Precision agriculture: 4 necessary equipment
The beginning of agricultural practices dates back to prehistoric times when man realised it was possible to bury grains to make them sprout, and thus produce food. After that, many different techniques were developed over the centuries so that working with the soil became increasingly productive.
With the emergence of new digital technologies in recent decades, agribusiness activities have reached a new level: precision agriculture. Moving beyond mechanisation, — which was another major breakthrough — to new trends using modern equipment connected to well-developed software to collect data on crops, soil, and climate to improve cultivation at all stages of production.
The advantages of these techniques multiply notoriously. Among them, there is cost, and waste reduction, optimised input use, and an increase in productivity rates.
We have prepared this post to show the leading equipment for precision farming and what benefits they have brought to the farmer.
1. Light bar
Light bar is an on-board computer that directs the machine into the crop via a GPS signal. It is named after a set of LEDs that indicate that the vehicle is moving according to the programmed alignment when lit green. When the equipment’s lights are red, it is a sign that the machine has come out of the set alignment.
These visual indicators serve to guide the operator in spraying activities, for example. With this equipment, there is greater alignment accuracy during agricultural pesticide application, which translates into lower overlap rates between strides, input waste reduction and greater environmental safety.
As an example, The Otmis 6 and Otmis 6L antennas, provide an accuracy of 20 cm and 4 cm in each stride, respectively, increasing the operation productivity significantly.
While this system can assist the operator, it also works autonomously with autopilot, as we will see below.
Autopilot works with georeferencing technologies such as GPS, as well as sensors, accelerometers, and electro-hydraulic valves. This system uses modules that automate machine steering throughout the operation. But what is the advantage of this equipment over manual control?
By using autopilot, the farmer can optimise the planting window, increasing the operation hours by introducing the ability to work at night. The automated and GPS controlled steering allows greater insecticides application precision and greater agility in manoeuvres. Therefore, faults and overlaps are reduced, even on terrain that can be considered more rugged.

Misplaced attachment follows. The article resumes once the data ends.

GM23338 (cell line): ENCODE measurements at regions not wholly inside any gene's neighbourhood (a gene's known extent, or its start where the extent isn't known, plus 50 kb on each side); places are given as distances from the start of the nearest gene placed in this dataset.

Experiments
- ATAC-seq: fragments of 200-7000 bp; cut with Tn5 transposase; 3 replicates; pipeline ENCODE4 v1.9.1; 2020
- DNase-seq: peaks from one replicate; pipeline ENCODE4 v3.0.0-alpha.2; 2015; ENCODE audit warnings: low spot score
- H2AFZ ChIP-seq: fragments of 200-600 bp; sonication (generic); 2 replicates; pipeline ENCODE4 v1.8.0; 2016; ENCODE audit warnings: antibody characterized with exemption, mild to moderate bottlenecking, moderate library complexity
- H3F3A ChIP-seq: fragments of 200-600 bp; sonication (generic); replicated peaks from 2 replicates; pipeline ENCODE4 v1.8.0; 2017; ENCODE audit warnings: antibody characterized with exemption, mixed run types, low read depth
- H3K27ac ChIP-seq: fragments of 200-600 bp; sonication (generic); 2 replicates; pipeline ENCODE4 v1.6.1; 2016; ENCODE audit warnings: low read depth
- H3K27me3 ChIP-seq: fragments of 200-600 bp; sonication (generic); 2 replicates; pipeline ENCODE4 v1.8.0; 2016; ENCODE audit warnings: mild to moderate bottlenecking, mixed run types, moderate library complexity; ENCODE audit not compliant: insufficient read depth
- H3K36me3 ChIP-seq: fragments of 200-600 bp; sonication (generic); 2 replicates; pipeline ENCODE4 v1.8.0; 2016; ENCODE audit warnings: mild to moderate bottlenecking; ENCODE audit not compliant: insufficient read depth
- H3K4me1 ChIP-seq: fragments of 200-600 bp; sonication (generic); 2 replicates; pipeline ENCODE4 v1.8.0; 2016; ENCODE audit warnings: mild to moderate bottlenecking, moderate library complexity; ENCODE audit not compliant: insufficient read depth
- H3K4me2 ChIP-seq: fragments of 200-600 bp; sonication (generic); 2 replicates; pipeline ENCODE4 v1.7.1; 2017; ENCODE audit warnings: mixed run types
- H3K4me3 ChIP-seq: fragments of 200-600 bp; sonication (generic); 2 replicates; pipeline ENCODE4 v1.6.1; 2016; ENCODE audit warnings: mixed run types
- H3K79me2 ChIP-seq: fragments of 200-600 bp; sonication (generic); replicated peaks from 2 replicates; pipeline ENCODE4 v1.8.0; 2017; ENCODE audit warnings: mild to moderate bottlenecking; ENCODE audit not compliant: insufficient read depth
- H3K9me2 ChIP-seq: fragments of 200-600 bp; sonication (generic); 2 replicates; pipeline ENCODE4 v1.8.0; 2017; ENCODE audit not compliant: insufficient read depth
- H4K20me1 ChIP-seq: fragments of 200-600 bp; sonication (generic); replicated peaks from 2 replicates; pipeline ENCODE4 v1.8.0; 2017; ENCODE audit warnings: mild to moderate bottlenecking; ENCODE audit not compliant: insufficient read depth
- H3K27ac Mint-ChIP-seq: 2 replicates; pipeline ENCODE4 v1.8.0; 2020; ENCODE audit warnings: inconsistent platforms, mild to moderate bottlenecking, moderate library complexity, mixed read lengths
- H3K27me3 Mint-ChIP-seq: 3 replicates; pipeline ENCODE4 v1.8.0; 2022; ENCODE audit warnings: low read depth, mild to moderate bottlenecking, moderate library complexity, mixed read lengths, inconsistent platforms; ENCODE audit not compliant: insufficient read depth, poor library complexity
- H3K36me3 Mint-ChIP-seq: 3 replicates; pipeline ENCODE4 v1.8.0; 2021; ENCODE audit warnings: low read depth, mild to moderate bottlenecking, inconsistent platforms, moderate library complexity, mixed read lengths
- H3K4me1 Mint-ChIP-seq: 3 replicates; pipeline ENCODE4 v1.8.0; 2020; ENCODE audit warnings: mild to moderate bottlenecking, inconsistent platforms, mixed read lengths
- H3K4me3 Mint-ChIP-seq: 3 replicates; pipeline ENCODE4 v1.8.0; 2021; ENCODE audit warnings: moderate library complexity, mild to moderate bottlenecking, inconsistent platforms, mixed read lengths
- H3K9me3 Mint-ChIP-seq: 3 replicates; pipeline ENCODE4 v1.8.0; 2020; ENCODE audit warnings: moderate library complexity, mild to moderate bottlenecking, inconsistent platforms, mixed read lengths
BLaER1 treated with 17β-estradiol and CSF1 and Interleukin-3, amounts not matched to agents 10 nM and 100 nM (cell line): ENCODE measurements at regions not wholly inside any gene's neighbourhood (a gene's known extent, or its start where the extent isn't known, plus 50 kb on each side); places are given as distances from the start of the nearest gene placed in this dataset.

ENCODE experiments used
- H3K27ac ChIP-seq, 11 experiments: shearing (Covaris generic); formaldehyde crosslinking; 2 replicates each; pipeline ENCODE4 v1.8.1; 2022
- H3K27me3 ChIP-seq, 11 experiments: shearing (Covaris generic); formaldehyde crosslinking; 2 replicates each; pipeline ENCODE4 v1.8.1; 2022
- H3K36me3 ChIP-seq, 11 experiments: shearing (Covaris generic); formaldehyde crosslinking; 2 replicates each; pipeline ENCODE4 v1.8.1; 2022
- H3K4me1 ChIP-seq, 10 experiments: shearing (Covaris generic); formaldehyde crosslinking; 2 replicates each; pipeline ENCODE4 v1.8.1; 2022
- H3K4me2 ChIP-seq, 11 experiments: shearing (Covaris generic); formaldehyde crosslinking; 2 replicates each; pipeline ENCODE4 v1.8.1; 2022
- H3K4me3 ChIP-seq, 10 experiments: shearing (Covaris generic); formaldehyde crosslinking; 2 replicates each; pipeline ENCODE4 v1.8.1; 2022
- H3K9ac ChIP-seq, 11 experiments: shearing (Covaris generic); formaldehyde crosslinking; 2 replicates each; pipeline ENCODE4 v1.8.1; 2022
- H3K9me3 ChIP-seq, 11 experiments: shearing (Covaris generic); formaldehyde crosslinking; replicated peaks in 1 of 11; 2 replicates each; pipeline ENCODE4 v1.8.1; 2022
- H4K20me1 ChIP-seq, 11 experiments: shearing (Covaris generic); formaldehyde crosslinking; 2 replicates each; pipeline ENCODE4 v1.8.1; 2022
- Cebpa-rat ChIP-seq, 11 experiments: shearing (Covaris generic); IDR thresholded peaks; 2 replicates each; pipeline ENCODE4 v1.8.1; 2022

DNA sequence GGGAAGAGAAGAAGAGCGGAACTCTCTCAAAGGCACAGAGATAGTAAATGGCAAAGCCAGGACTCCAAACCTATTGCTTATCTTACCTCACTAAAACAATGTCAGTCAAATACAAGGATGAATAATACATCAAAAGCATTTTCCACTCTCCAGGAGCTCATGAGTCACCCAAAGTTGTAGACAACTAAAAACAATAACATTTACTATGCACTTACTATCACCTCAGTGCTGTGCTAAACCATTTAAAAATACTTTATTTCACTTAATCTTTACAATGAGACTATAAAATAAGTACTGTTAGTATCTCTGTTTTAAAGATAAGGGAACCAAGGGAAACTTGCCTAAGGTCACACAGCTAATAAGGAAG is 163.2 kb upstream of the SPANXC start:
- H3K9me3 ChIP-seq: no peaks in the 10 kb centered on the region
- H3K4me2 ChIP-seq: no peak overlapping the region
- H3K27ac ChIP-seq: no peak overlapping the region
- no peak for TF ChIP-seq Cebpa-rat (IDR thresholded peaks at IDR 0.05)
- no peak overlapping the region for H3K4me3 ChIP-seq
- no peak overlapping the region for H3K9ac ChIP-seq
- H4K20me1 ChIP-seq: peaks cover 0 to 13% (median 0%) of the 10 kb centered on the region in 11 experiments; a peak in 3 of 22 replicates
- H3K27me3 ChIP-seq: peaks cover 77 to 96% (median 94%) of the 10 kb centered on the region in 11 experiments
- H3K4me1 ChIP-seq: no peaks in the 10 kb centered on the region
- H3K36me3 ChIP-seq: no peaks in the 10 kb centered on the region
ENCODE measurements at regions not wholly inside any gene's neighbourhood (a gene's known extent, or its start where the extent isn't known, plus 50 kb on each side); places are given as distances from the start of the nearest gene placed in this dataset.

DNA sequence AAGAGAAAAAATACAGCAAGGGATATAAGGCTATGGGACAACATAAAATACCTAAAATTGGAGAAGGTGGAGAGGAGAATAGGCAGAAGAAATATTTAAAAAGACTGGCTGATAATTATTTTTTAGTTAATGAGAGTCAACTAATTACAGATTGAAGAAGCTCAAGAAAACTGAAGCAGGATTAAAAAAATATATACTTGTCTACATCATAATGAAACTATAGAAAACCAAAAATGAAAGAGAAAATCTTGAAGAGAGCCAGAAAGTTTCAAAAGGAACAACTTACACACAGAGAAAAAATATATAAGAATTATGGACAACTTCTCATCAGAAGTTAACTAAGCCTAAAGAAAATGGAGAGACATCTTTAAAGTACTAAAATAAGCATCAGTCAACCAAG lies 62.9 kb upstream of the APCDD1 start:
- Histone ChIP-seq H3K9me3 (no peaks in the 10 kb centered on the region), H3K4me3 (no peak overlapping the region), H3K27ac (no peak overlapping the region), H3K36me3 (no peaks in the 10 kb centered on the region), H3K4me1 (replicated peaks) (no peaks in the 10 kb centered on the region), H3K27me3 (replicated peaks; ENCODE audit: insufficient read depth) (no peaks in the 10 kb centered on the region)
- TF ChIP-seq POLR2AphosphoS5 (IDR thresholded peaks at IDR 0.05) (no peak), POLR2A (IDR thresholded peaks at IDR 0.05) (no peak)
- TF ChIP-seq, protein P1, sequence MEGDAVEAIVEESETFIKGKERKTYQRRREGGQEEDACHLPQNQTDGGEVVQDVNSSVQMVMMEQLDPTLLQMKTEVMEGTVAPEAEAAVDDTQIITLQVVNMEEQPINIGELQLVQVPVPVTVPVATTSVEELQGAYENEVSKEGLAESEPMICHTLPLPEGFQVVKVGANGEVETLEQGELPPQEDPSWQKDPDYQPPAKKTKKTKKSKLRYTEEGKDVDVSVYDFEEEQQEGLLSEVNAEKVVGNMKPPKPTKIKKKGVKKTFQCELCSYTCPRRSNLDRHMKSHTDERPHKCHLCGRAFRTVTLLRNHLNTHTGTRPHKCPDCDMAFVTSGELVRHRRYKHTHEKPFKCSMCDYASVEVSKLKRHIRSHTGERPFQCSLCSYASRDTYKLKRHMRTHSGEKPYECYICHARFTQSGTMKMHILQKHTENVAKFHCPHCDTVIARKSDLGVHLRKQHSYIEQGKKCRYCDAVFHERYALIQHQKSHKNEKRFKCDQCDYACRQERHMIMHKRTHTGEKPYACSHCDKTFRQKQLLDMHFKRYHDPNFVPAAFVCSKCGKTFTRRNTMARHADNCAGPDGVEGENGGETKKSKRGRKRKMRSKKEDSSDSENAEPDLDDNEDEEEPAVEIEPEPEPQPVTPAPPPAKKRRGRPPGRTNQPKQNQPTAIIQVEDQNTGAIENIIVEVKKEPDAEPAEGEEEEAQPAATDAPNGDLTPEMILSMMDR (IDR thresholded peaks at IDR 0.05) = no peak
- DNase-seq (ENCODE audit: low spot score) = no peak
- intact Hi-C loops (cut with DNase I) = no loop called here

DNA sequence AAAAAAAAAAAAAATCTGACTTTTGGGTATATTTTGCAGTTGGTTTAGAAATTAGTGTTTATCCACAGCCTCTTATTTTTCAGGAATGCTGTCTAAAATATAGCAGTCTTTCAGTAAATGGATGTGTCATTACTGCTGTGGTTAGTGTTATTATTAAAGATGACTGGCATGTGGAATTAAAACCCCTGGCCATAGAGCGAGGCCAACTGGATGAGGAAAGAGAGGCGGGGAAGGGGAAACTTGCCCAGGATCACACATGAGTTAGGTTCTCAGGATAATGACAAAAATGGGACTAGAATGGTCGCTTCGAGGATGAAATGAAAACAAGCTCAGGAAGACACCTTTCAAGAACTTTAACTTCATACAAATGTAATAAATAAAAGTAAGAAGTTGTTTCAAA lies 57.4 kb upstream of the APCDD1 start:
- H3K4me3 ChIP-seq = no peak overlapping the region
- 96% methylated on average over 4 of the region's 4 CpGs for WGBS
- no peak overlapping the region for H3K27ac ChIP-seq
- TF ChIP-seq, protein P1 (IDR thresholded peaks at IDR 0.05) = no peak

Also, we must remember that this technology reduces human operator fatigue and, consequently, increases safety.
One of the equipment’s most significant achievements is the reduction of costs because, with the minimisation of failures and transfers, agrochemicals and fuels are preserved.
3. Nozzle control
The application of pesticides through the spray is essential for controlling diseases and pests on the farm. These products are diluted in water and applied through this equipment, which has spray nozzles responsible for applying the agrochemicals in the correct amount and concentration.
This efficient nozzle control contributes to a more uniform and precise application, best suited to the crop and with the least waste and impact on the environment.
For such accuracy, GPS positioning once again comes into play. Through GPS positioning, the computer maps the entire field, turning off the spray nozzle when the machine leaves the desired area or passes through a certain point where the product has already been applied.
Additionally, there is some software that assists the farmer in choosing the spray nozzle that is best suited for the desired task. This is the case of Jacto SmartSelector, a mobile application that can be installed for free on Windows, Android, and iOS platforms. It calculates several variables, such as product type, wind speed, and air humidity, to guide the farmer in the best choice of nozzle.
4. Sensor network
One of the leading precision farming equipment are the sensors. They have several distinct functions, but they basically “perceive” information from the environment to generate data to be analysed. These records may be related to height, temperature, wind speed, soil variability, or air humidity.
Consider the temperature sensors. They consist of unique cameras that can “see” a specific infrared spectrum to assess the plant’s health, stage of development, hydration, etc. The applicability is diverse, such as:
- selection of healthy and viable seeds for germination;
- seedling count;
- crop irrigation control;
- soil salinity analysis;
- identification of pests in plants;
- reduction of water waste;
- assessment of the physical integrity of the plantation, such as scratches and bruises.
Height sensors are ideal for detecting the terrain’s topography and adjusting the spray bars to uneven terrain without the operator having to do this manually. This contributes to a more accurate and uniform application.
The use of precision agriculture brings undeniable advantages to farming and agricultural entrepreneurs . As technology advances, even more resources emerge that optimise the sector’s activities, bringing benefits to these farmers and society as a whole.
The investment in these technologies has become practically mandatory for the entrepreneur who wants to maintain his competitiveness in the market and offer his public quality products at an attractive price.
Contact us now and learn more about how this equipment can contribute to your business’s success.